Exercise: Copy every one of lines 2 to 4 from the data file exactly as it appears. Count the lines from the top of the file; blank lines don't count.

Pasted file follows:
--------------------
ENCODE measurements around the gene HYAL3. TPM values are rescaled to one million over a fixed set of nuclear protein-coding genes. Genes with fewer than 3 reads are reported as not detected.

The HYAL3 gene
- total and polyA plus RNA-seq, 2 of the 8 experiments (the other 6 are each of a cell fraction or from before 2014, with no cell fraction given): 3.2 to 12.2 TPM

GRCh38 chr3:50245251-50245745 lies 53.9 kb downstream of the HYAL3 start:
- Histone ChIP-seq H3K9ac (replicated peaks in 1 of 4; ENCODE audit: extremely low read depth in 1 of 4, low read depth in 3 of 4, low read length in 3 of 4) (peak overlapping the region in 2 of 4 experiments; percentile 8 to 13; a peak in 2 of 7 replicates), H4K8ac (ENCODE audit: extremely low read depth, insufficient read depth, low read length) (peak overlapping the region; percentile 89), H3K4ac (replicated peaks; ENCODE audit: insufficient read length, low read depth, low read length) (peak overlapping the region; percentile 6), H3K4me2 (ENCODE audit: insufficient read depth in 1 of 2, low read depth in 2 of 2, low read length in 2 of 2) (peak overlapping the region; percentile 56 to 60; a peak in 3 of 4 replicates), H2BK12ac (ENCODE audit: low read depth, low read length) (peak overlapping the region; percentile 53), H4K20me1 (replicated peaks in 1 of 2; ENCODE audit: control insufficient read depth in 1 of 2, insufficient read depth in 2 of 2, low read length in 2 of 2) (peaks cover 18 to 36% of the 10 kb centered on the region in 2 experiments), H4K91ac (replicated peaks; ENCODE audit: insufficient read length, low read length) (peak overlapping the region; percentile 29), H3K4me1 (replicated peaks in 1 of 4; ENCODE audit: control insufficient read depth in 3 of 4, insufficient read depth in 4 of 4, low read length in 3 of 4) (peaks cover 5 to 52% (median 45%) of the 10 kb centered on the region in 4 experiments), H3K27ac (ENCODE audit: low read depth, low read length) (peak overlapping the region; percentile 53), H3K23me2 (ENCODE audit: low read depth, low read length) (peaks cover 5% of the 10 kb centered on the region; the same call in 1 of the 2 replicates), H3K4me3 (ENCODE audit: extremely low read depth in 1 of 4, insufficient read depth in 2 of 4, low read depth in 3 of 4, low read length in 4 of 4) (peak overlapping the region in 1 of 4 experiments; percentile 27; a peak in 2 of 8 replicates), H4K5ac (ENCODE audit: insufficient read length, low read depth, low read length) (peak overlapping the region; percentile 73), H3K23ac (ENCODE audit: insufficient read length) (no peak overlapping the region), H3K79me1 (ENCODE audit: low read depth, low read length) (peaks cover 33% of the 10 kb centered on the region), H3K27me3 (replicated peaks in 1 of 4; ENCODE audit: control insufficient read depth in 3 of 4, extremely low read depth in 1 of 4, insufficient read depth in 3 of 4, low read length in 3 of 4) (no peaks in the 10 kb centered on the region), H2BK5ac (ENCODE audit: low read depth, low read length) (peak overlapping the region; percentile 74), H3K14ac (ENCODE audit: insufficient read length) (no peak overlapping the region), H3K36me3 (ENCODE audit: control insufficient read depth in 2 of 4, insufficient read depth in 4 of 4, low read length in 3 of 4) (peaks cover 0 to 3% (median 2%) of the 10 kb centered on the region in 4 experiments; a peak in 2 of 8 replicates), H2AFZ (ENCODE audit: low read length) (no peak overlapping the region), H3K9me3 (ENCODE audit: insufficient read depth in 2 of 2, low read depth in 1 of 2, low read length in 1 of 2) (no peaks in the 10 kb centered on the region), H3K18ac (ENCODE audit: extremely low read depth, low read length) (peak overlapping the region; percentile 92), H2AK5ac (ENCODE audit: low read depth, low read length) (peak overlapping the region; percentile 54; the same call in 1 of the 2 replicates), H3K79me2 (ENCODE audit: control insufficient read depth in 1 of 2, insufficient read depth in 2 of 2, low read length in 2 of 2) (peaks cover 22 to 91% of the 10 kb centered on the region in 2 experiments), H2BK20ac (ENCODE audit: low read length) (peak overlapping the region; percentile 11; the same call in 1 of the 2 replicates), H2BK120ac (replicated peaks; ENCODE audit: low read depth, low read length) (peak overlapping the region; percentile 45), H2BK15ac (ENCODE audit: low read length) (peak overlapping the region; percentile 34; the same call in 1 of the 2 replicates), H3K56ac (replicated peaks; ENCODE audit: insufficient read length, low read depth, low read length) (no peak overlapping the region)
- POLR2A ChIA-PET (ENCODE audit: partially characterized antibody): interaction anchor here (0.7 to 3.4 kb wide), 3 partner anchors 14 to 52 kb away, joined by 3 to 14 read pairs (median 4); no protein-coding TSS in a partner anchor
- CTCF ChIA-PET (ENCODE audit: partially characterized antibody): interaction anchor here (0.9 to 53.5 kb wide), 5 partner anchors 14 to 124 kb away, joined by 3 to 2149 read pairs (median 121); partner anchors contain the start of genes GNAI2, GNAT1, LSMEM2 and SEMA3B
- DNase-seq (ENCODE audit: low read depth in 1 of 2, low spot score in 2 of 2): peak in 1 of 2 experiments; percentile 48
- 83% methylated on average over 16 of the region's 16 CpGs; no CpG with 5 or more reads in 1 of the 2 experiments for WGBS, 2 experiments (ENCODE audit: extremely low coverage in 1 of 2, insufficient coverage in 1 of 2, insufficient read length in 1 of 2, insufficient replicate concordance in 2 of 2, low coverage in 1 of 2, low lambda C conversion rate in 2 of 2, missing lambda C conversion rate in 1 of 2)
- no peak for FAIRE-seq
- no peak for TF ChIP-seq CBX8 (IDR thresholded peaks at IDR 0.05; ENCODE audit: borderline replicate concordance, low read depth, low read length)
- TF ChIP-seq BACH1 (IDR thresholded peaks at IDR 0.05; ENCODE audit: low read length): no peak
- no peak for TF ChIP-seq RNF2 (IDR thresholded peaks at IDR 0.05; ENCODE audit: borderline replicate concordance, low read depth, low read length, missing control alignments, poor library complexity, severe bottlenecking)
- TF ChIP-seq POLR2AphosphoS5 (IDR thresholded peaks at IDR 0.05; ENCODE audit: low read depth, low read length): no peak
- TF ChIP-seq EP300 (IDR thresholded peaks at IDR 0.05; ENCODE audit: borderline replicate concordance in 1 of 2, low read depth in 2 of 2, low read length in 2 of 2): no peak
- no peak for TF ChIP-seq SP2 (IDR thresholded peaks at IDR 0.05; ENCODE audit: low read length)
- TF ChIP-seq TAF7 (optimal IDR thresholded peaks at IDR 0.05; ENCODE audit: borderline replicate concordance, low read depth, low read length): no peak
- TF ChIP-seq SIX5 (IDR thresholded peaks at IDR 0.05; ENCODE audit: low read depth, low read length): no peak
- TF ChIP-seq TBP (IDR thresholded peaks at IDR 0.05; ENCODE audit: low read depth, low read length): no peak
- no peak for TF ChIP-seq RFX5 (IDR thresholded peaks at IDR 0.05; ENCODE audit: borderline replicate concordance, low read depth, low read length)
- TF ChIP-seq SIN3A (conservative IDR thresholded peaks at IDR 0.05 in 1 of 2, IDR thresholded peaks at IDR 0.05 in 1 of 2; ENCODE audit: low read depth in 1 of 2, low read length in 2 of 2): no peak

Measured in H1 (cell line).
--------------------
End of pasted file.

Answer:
The HYAL3 gene
- total and polyA plus RNA-seq, 2 of the 8 experiments (the other 6 are each of a cell fraction or from before 2014, with no cell fraction given): 3.2 to 12.2 TPM

GRCh38 chr3:50245251-50245745 lies 53.9 kb downstream of the HYAL3 start: